A while back, Business Week journalist, Stephen Baker, wrote an interesting piece over at Blogspotting an online addition to the magazine. Its title was, Knowledge workers: We’re on our own.
He wrote: “Face it, knowledge workers, if we’re not already freelancing, we’re heading in that direction. I’m typing this on a company-owned laptop, but Gartner predicts that within three years, one in 10 companies will be forcing employees to provide their own laptops. I’m surprised the number isn’t higher.”
He painted a grim picture : “Increasingly, we’ll be on our own.” Grim for some, at least. But I can see it would be tough for the gregarious types who are addicted to office politics and the water-cooler mafia.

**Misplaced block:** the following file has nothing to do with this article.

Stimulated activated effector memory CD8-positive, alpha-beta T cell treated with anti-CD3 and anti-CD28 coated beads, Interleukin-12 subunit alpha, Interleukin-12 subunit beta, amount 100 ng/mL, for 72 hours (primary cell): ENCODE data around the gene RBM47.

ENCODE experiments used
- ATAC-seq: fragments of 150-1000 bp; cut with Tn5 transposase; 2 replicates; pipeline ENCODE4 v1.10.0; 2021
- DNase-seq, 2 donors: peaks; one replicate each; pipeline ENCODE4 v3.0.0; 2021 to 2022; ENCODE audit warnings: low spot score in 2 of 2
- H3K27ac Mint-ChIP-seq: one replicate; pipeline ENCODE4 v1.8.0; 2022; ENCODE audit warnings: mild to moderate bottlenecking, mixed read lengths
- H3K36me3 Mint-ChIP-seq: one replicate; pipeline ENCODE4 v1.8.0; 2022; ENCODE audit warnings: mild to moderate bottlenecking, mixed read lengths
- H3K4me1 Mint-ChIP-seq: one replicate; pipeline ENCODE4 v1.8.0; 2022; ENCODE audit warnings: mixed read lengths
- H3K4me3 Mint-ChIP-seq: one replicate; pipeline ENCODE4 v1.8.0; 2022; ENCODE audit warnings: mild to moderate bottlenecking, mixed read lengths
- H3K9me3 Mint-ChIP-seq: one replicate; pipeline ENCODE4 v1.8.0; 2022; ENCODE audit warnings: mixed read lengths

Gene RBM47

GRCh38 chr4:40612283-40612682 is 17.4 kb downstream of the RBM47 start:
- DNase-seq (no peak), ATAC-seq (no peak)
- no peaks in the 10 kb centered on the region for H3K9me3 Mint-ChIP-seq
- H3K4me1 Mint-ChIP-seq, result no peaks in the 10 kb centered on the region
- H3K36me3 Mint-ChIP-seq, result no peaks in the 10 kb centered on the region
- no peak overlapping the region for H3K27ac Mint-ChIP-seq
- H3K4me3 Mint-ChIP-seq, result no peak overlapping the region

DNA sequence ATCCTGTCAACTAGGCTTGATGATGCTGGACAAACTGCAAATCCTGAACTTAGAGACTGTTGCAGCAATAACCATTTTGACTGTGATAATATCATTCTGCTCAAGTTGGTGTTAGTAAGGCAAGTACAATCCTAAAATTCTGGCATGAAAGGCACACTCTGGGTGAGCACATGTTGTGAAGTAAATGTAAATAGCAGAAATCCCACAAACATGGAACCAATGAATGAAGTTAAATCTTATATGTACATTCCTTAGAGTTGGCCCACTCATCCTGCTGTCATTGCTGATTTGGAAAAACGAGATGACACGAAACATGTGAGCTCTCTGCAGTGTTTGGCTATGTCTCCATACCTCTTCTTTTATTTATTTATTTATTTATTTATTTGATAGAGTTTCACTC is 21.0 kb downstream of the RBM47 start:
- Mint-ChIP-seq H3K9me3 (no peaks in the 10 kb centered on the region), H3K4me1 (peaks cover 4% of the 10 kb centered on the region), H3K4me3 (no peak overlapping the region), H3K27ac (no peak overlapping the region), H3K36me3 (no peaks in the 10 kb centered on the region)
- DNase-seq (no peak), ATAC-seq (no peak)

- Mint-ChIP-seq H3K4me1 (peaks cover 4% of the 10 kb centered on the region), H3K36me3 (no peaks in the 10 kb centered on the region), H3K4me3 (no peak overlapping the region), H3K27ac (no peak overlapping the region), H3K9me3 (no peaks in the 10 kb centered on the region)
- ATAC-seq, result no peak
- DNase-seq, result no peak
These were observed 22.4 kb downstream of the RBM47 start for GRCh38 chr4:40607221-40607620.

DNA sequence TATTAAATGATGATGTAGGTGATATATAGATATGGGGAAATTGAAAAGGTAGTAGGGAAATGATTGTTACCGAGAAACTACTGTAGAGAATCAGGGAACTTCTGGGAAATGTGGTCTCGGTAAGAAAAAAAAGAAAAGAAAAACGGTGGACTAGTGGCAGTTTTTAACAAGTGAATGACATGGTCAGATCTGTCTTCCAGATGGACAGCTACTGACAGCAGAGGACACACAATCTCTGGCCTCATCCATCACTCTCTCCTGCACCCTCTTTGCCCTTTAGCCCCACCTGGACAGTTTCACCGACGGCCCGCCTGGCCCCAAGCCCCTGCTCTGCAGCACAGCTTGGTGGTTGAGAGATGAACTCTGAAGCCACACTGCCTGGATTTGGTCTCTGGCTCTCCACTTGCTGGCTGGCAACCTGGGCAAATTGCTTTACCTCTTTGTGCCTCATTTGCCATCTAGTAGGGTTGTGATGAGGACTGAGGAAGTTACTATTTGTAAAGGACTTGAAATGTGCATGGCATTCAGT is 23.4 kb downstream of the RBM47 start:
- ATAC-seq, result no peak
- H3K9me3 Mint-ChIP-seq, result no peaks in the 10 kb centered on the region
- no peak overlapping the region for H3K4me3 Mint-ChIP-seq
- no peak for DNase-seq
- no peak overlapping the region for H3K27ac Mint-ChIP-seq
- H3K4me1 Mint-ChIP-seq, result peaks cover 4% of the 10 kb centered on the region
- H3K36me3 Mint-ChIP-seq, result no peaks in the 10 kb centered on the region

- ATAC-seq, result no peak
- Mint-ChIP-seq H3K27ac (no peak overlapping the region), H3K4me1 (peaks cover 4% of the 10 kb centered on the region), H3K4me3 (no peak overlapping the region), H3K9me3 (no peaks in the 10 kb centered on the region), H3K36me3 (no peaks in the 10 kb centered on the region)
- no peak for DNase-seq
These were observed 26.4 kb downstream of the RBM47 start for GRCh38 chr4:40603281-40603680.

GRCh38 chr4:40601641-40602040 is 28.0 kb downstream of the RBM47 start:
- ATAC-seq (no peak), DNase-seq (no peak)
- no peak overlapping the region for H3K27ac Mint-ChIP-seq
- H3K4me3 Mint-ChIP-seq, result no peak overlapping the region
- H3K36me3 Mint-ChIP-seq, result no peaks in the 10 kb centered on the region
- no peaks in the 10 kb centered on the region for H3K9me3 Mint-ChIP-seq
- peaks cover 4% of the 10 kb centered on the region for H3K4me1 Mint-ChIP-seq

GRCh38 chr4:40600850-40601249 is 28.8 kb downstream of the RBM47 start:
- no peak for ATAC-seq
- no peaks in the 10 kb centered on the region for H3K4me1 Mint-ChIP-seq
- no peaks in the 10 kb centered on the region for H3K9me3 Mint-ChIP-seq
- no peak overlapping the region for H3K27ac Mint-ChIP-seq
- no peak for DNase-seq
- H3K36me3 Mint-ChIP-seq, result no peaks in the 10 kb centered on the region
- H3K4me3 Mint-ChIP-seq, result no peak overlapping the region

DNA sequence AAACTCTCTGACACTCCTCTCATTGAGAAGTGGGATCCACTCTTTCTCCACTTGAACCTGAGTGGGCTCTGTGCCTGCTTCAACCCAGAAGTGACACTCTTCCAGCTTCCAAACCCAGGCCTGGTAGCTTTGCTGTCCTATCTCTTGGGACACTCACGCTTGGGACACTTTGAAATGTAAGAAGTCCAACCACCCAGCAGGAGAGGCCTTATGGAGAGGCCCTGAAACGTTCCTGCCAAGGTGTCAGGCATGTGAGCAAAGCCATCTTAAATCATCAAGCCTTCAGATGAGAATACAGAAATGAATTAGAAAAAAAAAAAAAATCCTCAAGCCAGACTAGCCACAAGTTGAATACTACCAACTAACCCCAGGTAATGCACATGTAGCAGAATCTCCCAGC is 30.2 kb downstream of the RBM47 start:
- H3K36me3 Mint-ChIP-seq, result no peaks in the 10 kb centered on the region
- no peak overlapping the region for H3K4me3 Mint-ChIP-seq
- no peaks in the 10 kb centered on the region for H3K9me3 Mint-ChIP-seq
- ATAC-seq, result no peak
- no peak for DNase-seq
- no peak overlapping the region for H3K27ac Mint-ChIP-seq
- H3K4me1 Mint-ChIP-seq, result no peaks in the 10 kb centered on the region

He continued: “Why is this happening? Companies have the data and the intelligence now to cut the jobs they need done into tiny slices, each one going to the person best equipped to handle it anywhere on the globe. It’s a virtual assembly line.”
Now comes the juicy part of Baker’s idea. For those who write online more in hope than expectation, this is a Business Week endorsement:
“So what do we do? For starters, we blog. That way we build our individual brands, our knowledge, and our network of connections. These are going to be ever more vital assets in the years ahead. If we do a good enough job building them, companies may decide to bid for our services fulltime, even throwing in insurance and a 401K.”
Soon, in the “ecosystem that’s unfolding, one teeming with knowledge entrepreneurs, I’m betting that most of us, by choice or circumstance, are going to be running our own show.”
This is happening now and, as Stephen says, blogging is the centrepiece of that effort.